THE FIRST STEP to joining this social elite, apparently, is to emulate the fellow who made it into the Exclusive Social Club and adopt the so-called "Molloy's Class Mask." The key to becoming so facially favored apparently, is to spend hours before a mirror aping the book's clearly-labeled diagrams, which show an upper-class executive type holding his head up, and an average slouch, well, slouching. This modern Pygmalion proceeds to offer up a self-graded speech test that seems to miss some of the subtleties of poor speech--one is downgraded for pronouncing "boil" "berle" and "left" "weft."

Thus transformed. Molloy takes his liver for success through the employment process, and a short resume workshop of which Machiavelli himself might prove jealous. Dishonesty is the best policy. "If you have an extended unexplainable gap in your resume, you are frankly going to have to fudge. There are several ways you can go about this. You can take the job you had prior to your gap in time and extend it to cover the gap..."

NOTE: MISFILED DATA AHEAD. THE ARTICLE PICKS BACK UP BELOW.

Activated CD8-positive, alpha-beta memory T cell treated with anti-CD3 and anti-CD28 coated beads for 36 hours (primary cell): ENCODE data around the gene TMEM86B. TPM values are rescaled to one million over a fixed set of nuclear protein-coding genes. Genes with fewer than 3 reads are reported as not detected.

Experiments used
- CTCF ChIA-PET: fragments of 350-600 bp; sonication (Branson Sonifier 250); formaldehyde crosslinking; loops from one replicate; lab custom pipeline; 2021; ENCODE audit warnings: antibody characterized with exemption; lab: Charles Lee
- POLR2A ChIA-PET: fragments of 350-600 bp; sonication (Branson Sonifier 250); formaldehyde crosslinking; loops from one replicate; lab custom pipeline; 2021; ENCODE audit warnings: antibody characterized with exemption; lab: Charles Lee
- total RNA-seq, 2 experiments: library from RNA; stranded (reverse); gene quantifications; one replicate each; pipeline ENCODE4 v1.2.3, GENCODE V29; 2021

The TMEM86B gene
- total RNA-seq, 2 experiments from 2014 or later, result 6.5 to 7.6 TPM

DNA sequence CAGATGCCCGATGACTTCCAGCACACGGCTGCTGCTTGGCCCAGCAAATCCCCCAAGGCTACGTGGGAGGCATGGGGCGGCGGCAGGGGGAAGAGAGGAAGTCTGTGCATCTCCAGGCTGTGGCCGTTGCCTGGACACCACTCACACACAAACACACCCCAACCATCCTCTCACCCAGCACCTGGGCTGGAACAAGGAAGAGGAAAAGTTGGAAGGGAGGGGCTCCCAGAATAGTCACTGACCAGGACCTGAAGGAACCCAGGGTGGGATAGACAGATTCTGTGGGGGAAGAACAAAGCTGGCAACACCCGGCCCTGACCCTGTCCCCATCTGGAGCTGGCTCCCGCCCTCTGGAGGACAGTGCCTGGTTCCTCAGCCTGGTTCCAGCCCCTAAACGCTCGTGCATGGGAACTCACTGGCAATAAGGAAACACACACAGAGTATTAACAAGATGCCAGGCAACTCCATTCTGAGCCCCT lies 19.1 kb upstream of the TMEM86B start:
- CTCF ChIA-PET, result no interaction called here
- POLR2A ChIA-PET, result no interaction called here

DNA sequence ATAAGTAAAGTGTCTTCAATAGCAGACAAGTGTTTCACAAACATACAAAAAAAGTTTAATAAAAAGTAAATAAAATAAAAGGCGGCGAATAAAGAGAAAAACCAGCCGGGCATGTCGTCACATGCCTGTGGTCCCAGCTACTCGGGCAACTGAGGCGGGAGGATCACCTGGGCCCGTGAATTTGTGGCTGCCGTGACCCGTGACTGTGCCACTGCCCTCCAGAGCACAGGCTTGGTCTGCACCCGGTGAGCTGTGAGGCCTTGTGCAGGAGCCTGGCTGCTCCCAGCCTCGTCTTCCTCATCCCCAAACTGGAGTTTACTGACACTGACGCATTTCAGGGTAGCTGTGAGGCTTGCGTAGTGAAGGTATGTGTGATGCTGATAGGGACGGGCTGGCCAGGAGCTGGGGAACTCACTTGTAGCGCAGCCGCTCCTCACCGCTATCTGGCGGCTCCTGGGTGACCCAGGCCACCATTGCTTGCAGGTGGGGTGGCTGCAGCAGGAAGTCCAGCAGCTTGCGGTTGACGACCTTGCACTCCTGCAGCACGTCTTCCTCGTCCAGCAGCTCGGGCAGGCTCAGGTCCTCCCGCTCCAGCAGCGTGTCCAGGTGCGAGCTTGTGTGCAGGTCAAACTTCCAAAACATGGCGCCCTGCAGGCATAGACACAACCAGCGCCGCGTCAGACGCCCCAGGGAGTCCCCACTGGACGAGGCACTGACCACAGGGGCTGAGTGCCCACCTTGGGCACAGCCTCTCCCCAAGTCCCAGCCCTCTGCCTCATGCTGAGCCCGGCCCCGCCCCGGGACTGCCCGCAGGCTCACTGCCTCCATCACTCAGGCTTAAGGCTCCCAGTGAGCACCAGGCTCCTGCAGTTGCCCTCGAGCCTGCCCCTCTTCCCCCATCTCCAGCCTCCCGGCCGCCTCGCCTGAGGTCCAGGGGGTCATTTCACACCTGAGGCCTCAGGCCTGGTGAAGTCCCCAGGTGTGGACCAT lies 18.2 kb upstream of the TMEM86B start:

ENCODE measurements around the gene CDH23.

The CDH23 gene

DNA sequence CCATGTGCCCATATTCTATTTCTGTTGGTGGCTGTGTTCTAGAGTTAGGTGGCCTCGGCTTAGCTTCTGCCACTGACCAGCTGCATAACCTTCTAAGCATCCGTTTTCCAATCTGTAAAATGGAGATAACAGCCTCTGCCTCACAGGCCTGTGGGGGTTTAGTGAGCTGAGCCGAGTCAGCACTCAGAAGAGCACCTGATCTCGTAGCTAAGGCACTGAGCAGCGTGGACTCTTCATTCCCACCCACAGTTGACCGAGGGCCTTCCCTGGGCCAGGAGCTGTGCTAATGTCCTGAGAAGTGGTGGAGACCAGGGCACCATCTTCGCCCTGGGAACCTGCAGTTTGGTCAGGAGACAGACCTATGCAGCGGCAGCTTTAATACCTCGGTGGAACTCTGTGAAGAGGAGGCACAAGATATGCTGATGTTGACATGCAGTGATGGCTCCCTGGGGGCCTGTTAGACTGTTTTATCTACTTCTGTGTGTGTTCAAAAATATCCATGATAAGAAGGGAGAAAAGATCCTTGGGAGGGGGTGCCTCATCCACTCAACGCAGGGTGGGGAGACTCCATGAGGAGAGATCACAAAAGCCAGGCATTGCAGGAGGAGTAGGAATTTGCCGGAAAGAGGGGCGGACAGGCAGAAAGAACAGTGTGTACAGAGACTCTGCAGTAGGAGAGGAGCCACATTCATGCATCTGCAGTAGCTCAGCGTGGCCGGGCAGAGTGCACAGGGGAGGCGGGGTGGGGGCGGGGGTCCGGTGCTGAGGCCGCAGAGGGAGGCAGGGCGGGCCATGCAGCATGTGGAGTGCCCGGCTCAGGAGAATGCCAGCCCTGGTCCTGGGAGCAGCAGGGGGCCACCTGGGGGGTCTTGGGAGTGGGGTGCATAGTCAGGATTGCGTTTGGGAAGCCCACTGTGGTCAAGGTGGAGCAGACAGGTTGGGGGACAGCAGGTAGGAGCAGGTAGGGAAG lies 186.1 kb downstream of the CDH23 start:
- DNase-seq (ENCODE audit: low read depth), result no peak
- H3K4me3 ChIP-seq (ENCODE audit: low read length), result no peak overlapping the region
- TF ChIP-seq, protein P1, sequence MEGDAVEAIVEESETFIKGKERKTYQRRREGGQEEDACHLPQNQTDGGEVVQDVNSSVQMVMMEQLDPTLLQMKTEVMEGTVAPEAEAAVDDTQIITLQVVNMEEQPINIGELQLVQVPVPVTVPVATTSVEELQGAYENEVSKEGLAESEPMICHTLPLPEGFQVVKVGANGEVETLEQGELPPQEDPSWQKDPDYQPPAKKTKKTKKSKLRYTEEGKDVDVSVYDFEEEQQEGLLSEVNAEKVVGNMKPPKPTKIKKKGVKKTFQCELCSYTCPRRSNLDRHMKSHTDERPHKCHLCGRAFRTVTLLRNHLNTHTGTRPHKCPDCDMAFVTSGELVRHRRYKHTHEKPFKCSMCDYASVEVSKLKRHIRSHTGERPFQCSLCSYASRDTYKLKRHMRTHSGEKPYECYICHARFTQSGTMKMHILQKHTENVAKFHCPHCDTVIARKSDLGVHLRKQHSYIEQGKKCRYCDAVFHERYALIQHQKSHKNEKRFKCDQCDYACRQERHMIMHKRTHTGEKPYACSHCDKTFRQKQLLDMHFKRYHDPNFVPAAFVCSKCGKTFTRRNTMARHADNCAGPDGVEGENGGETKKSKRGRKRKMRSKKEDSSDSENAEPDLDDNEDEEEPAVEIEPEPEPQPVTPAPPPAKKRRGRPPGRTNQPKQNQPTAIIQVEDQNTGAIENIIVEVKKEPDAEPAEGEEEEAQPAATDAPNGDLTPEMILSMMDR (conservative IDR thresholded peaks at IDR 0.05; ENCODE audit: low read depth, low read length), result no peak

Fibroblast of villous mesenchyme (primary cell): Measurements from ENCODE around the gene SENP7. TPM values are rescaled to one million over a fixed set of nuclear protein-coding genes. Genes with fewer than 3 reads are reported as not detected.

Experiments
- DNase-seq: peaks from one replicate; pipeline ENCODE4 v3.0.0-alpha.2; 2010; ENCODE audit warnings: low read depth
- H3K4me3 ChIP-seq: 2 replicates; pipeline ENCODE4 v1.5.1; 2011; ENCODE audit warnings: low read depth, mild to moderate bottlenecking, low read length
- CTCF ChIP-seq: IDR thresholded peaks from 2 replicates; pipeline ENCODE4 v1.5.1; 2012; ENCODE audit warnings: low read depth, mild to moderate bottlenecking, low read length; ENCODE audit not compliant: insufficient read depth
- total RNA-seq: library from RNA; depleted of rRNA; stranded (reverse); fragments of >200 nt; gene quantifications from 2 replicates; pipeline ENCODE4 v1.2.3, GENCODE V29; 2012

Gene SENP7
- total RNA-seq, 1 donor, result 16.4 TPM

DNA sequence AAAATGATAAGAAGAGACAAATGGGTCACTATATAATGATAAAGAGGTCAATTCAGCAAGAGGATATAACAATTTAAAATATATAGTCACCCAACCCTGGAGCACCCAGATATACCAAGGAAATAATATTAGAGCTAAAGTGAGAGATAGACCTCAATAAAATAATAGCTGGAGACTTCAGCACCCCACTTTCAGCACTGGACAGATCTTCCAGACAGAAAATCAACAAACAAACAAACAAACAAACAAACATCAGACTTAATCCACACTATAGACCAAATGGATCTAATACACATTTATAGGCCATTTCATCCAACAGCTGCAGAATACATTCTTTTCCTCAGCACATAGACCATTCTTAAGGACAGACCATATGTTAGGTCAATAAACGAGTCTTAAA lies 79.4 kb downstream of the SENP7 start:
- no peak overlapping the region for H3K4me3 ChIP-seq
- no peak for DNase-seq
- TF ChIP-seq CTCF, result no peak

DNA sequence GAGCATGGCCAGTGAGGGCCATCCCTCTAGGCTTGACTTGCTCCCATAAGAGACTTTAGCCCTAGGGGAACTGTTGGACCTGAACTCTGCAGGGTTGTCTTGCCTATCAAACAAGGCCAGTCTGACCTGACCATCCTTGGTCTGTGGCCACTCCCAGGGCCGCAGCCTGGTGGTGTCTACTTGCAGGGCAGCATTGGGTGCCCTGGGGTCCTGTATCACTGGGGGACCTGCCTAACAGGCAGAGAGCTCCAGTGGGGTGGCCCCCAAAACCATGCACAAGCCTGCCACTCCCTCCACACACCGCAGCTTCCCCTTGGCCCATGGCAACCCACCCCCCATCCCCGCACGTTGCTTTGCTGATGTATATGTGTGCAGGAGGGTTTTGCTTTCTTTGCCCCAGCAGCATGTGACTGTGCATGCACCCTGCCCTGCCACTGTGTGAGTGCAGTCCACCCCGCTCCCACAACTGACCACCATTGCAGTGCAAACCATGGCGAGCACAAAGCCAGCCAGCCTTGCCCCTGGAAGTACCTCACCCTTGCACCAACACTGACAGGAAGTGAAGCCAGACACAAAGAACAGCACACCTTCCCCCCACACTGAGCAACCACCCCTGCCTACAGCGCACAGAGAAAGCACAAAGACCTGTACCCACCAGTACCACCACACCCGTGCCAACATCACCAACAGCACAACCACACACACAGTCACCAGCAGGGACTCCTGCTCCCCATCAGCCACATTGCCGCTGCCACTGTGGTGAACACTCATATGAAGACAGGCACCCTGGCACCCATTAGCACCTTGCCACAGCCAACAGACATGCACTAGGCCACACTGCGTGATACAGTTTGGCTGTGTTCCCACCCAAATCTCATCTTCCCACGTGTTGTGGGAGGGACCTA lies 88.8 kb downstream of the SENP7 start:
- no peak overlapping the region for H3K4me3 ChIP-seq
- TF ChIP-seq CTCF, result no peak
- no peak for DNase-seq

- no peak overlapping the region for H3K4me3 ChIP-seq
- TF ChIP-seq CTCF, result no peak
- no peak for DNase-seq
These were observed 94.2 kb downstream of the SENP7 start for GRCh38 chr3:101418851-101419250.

Job in hand, the next task is to strive to Molloy's ideal of the "power-user." These are real sweet guys. They strut about all day stressing their high rank. When they get a promotion, they immediately stop eating lunch with the guys they've been eating with for years ("Not doing this is one of the main mistakes women make"). They assert their power by going up to secretaries' desks and reading things from the desk without asking.

Indeed, Molloy makes no bones about instructing his reader to become a basic sleaze. Find out who's rising, and do everything you can to ingratiate yourself with him. "One of the best ways to do this is to listen to the office gossip. Get to know the office gossips and pump them. Find out who knows whom, who is related to whom, who's been sleeping with whom."